Monday, 18 November 2019

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Doctors without Borders face barriers

Mizzima weekly journal editor Sein Win interviewed Mr Peter Paul de Groote, the Head of Mission in Burma of Médecins Sans Frontières (MSF), the Holland-based medical group which has suspended many of its activities in Rakhine State due to the “antagonism” its medical teams have faced from many residents in the deeply divided region.

The planned opening of a new MSF health center in state capital Sittwe is now in doubt after many Rakhine Buddhists protested.

Q: MFS activities have been compromised or suspended in Rakhine State since June. What are the impacts on the local communities?

A: The impact is quite large because we are only able to conduct a fraction of the work we were previously doing. We are able to reach some of our HIV/ AIDS patients and we have been resupplying some of our malaria field sites.

But then you have the violence which a few weeks ago left another 35,000 people displaced. At the moment we are simply unable to reach most people who require treatment for malaria, HIV/ AIDS, TB, reproductive health or mother and child healthcare.

Q: What is happening to those who cannot receive HIV/ AIDS treatment?

A: We can reach some of them, but not all. Neither can we offer medical consultations for those in need because there simply is not enough drugs to give to patients. We also need doctors on hand to care for the complications that inevitably arise with HIV/ AIDS patients.

Of course we are in difficult situation, but the patients are face with a much more difficult situation. They need help, they need treatment and they need care. And we can provide that if we are allowed to do our work.

Q: So what did people do—particularly those in the Buddhist Rakhine community—to force you to stop?

A: I think there are some people who think that we have taken sides. Clearly there are tensions between the two communities where we work. People think we have taken sides with one group, an allegation I can categorically deny. Every decision we make is based on medical needs and nothing else. We have no political affiliation. We don't look at ethnic lines, we only look at who is in need. We make all our decisions based on those facts. We hope that they [those who oppose us] can understand this, and will listen to us when we explain how we work in a very impartial and a very neutral way.

We would also like to ask for tolerance so that we can reach all those in need in both communities.

Q: you have worked in this region since 1994—how many patients have you treated?

A: I can tell you that in 2011 alone we made almost half a million medical consultations, which included some 75,000 malaria victims, 24,000 pregnant women, and about 600 HIV/ AIDS patients on our program.

Q: Many Rakhine [Buddhist] people I have spoken to believe the accusation that only 10 percent of treatment by NGOs, including MSF, is going to Rakhines while the majority goes to the Rohingya. What is your response to that?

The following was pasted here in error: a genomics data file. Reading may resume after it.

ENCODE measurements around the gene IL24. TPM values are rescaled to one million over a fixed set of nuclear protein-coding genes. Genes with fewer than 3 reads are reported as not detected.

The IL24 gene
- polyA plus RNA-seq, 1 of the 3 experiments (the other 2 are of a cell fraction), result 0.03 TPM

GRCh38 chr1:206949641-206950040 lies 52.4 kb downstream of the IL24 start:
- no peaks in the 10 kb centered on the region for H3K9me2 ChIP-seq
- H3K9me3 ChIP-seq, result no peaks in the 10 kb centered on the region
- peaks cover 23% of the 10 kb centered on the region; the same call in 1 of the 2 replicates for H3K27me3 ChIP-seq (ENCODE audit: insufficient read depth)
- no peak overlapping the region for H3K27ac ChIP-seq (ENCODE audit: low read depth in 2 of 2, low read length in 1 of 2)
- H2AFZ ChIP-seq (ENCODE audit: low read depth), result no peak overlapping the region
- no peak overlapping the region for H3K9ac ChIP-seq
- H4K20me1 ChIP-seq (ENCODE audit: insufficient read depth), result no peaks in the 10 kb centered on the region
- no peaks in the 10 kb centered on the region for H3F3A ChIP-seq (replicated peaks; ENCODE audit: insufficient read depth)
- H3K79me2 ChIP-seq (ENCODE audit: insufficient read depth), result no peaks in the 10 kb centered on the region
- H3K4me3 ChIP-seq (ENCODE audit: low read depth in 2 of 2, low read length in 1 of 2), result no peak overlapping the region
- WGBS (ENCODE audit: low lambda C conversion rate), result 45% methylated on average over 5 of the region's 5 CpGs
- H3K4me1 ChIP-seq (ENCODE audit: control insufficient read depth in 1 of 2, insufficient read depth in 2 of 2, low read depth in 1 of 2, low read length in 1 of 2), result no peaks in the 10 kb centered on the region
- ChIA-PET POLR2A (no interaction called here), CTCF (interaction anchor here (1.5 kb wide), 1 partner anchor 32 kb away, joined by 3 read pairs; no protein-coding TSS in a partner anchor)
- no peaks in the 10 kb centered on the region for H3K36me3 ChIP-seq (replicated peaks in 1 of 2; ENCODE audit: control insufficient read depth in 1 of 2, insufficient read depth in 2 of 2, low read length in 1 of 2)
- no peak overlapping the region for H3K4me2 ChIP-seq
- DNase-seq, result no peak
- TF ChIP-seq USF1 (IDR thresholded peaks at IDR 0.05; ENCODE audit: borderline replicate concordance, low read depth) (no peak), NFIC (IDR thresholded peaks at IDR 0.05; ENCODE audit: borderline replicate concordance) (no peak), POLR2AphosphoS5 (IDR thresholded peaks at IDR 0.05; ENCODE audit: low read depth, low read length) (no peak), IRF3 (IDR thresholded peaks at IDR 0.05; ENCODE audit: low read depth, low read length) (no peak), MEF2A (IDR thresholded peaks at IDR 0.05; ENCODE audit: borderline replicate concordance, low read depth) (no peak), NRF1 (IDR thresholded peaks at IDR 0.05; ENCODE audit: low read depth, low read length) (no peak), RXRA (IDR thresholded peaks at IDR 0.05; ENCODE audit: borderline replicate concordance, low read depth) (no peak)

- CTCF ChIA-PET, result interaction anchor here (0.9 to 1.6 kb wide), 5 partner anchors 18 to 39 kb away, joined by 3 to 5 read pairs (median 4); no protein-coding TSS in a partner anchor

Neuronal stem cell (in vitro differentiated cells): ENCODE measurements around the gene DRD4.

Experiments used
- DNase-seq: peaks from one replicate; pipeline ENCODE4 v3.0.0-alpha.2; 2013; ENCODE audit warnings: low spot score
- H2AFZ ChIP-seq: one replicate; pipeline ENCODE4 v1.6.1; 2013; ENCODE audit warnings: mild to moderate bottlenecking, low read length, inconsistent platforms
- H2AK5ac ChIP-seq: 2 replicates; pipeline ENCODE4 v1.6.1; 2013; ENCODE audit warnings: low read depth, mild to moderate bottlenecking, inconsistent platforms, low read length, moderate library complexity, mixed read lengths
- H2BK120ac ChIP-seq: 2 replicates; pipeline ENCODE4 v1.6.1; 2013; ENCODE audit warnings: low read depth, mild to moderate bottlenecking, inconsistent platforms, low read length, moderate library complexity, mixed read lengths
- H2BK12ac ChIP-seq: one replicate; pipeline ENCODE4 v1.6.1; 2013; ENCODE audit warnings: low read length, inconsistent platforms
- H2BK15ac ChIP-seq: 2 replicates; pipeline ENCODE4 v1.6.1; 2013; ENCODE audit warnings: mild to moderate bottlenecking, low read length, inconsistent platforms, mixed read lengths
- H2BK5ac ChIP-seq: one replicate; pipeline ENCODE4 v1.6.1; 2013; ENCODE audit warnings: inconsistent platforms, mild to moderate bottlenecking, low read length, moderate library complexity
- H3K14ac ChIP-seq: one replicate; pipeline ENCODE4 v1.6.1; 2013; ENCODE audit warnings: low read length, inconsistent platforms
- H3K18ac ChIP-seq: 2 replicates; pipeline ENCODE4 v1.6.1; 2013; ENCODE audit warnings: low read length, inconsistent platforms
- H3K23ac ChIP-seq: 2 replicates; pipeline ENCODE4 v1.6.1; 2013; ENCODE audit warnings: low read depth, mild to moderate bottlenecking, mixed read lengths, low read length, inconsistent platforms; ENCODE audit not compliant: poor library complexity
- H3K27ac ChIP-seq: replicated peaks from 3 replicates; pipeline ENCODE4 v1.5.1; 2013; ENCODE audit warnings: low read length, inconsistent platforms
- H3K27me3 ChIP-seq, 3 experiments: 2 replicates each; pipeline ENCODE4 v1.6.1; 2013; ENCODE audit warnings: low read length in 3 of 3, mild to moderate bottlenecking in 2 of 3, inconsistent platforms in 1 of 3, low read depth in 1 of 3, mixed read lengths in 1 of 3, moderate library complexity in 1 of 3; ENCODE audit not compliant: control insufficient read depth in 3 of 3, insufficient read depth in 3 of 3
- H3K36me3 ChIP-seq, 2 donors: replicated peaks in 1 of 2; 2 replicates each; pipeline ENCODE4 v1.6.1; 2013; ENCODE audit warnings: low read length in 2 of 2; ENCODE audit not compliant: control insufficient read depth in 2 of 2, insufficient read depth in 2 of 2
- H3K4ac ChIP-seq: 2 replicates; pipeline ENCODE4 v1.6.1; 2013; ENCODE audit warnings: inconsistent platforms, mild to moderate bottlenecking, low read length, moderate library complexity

A: We don't look at percentages. We only look at patients. We make our decisions based only on who is the most vulnerable, and the most in need medically. But this can vary between groups. For example, our malaria programs are in nine townships around Rakhine State—and probably the majority of patients treated are Rakhine. We don't make any distinction.
If someone walks in who has malaria or HIV or another disease, we never look to see or check if that person is a Rohingya or a Rakhine.

Q: What is the updated situation in the most critical areas?

A: Some of the areas, we don't know because we cannot access them. But we know that the people must be suffering just by the way they live and their livelihoods. It must have impacts on their health.

Q: What about your activities in Buthitaung, Maungdaw and other areas where Muslims or Rohingyas are in the majority?

A: Very little, but we have recently made some progress. We are reaching most of our HIV patients through our clinic in Buthitaung and we are reaching some of our TB patients in Maungdaw. But we are doing only able to treat a fraction of what we used to do.
There is a large group of people who are dependent on us for health care, but who have received nothing in the past five months. They have also had to endure the monsoon season without us.

So I wish I could say we were doing more. We are willing, we have the capacity, we just cannot get into those towns.

Q: What arrangements can be made so that your activities get back to normal?

A: We talk to everyone: we talk to the local communities, to the Rakhine State authorities, to anyone who plays a role. We want to engage and to explain what we want to do and why we want to do that. We want to tell them we are impartial, that we are neutral, that we are not part of any conflict, that we have no political agenda whatsoever.
The only thing we would like to do is to provide healthcare to those who need it.

Last Updated ( Tuesday, 13 November 2012 13:11 )  
The Kachin’s last stand
Since October this year, Burma has been in a state of civil war, with fighting between Burmese military and armed ethnic rebels. The ruling junta started a crackdown on these armed groups.

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